I’m actually concerned about kids this summer. I imagine the idea of doing summer learning isn’t a popular suggestion for parents or kids. You may be thinking, “We did that school at home stuff and we’re done.”
But hear me out. Summer learning isn’t the same as what you’ve been doing. My kids were assigned these long, boring, “kind of thrown together” packets. Summer learning doesn’t have to be that way. It’s not as not much of a time commitment, you can get creative, and you’re already in a routine.
Unlike school at home, summer learning is designed for about 20 minutes a day plus reading time. I recommend starting with some kind of a bridge book. Bridge books are based on learning standards that students are expected to understand for each grade level, so it takes out the guesswork of what they should be practicing.
I prefer the Brain Quest series for a number of reasons. First, each chapter is based on a theme and they mix reading, math, science, and social studies into every lesson. It’s so smart because that’s actually how people learn. Second, it includes indoor and outdoor adventures which my kids love. Lastly, there’s a sticker map so kids can work toward completion. Instead of buying multiple books, Brain Quest covers all subjects and they’re about $10 on Amazon. By the way, I don’t have the readership I’d need to get paid to advertise something, so you know if I’m recommending it, I actually use it and love it. Brain Quest does stop at 6th grade, so older kids will need another option.
For our rising 7th grader, we’re using the Everything You Need to Ace Series. We bought the math and English for middle school. They’re very comprehensive and actually a lot of fun. They’re written like an older student wrote everything down in a notebook for them to know. I love the vibe and the information is great.
Summer learning is what you make of it. Get creative. Start with something your kids love and use that to keep their brains active. Have your kids teach you something. Something we've done in the past is “show me what you know” night. My daughter will make us do difficult ballet moves all the while mercilessly making fun of our inflexibility. Take time to actually listen to your kid about that video game or app or comic series they love. It may require wine, but oh well. Allow your kids to be the expert and give “their thing” a try. They’ll be more willing to do the activities you have planned for them when they feel like they have something to contribute.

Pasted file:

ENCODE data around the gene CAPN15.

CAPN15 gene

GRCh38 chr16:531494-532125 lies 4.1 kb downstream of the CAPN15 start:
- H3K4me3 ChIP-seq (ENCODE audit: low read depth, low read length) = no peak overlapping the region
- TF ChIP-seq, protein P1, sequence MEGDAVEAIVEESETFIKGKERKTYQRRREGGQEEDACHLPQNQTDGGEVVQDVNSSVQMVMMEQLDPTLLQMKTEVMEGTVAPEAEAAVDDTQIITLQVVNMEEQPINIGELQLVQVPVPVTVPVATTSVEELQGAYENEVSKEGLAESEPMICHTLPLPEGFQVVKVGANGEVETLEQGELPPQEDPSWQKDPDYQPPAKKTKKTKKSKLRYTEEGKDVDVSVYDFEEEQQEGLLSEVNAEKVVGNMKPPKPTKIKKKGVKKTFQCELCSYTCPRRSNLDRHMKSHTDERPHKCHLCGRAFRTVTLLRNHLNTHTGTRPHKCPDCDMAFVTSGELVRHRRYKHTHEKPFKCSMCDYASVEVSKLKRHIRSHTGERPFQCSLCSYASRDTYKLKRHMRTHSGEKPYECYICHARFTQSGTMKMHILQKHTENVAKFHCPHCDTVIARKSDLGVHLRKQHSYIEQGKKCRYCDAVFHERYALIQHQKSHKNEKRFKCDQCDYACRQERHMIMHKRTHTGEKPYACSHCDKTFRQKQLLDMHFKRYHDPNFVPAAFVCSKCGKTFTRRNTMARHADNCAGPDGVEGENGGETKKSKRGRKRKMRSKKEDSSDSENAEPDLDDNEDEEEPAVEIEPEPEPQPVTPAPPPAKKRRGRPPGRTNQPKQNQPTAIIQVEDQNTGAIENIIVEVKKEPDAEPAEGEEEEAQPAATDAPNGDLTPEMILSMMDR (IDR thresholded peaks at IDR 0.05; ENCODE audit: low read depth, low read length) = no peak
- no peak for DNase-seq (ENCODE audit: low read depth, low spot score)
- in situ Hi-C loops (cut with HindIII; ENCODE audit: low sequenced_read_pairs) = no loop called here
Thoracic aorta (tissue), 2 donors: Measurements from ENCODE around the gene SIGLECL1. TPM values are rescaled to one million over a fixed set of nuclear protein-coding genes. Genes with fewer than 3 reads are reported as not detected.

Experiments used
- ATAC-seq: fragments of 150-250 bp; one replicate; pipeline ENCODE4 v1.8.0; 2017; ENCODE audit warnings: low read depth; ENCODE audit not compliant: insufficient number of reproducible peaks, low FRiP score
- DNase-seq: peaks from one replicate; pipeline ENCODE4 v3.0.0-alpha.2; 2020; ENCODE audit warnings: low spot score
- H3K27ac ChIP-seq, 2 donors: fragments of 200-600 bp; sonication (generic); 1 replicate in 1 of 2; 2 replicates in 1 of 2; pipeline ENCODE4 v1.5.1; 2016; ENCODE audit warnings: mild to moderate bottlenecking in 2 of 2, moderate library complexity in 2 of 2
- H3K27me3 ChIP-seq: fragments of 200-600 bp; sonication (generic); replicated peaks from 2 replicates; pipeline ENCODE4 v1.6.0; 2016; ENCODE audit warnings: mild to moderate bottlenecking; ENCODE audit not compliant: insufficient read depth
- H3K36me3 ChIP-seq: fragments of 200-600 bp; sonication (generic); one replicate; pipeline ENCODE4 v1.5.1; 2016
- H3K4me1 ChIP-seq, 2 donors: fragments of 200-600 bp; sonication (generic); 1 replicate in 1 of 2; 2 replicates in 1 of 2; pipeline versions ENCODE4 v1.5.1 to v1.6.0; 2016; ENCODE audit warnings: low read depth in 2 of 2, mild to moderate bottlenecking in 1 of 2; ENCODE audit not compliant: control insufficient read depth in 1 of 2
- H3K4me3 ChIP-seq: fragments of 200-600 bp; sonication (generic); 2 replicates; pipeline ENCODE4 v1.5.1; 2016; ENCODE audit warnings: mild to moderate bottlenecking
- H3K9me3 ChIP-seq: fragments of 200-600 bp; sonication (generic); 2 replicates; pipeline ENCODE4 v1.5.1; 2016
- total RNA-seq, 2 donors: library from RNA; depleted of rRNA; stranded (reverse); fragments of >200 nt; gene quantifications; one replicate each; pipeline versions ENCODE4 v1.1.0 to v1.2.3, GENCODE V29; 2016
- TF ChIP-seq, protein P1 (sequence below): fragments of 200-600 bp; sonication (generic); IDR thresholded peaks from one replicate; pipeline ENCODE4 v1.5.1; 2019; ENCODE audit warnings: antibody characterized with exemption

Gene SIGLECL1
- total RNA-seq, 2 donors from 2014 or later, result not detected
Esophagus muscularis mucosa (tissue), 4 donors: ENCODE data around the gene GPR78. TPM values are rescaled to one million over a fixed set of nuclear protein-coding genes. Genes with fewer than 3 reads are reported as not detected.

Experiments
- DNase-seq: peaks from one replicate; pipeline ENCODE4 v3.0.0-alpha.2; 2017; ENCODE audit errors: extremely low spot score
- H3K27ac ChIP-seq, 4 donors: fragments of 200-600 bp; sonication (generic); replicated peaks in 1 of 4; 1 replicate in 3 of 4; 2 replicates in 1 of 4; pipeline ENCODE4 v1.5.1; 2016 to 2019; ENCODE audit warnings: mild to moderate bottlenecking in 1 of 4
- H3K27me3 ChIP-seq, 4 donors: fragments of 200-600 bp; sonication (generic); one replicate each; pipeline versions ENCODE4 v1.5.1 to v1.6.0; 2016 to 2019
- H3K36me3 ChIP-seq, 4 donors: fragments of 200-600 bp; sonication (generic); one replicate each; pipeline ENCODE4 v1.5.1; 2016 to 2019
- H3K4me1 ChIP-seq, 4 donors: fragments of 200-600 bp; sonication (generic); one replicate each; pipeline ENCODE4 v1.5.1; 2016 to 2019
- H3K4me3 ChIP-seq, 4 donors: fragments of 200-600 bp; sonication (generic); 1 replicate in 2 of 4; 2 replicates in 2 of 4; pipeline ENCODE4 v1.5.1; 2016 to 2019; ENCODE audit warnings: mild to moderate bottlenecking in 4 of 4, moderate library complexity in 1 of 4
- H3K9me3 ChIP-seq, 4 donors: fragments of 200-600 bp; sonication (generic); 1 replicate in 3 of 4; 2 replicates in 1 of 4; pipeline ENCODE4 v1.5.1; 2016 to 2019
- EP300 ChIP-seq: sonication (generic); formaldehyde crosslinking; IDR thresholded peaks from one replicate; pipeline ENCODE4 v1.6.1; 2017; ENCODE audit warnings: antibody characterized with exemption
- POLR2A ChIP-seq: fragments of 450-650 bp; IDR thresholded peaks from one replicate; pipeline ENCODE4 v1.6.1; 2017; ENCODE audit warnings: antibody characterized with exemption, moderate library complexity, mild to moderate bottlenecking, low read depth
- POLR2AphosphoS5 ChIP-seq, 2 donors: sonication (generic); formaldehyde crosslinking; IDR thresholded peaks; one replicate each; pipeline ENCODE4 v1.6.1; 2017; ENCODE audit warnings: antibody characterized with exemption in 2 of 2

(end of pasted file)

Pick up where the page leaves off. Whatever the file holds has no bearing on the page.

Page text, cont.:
Speaking of getting creative, I love the idea of a family book club. Maybe choose a theme for each month of summer and everyone reads books based off the theme. Since this isn’t a great summer to travel, choose books that help you feel like you’re traveling. Have everyone choose a book (or two) that takes place in another country. Then, do it up big. Make international food and have a big celebration where everyone shares what they learned. On July 3rd, Disney+ is airing a stage recording of the original cast of Hamilton. That would be a great kick off (or celebration) of an all things American book club. You could read biographies about the founding fathers or colonial historical fiction. If your kids like biographies, do a book club of biographies. Don’t forget to partner with your local library. Libraries do a great job to encourage summer reading and there are cool prizes for those who use the summer to read. The fun of a book club is that you do it together and you share what you learned. As the parent, you should be reading books that fit the theme too. My kids love books because my husband and I read to them and in front of them regularly.
Don't stress about reading levels in the summer. Think about the books you like to read in the summer -there's a reason they're called beach reads. Use the summer help your kids rekindle their love for reading. If that means reading a graphic novel or something they've already read, encourage them to do that. Reading easier books in the summer may bolster their confidence and make more difficult books feel less overwhelming.
I know you’re counting down the days until summer. We are too. But don’t pack up your classroom space completely. Your kids are already in a routine. They’re used to learning at home. Ride that wave. Keep some space for learning and just do it differently. This is a weird summer because some of the places we like to go like the science center, the zoo, or the historical society may not be open. It’s more important than ever that we creatively engage their minds over the summer. Ask any coach and they’ll tell you it’s obvious on the first day of practice who used the off-season to train. As a teacher, it was obvious to me too. I could look out at my class and see who was ready to hit the ground running and who felt like they had a lot of catching up to do. And it had nothing to do with intelligence. You have the opportunity to set your kids up for success in the fall, so why not try?
I’d love to hear any tips you have for making the most of summer learning. Studies show that kids can lose up to three months of learning over the summer. I don’t mean they just miss out on the roughly three months of learning in the summer, I mean they actually lose the last three months of the school year. That breaks my heart. I don’t want my kids to be in that position. With a little bit of time and creativity, we can make summer learning something that not only keep the kids’ minds active, but also creates memories they’ll look back on with fondness.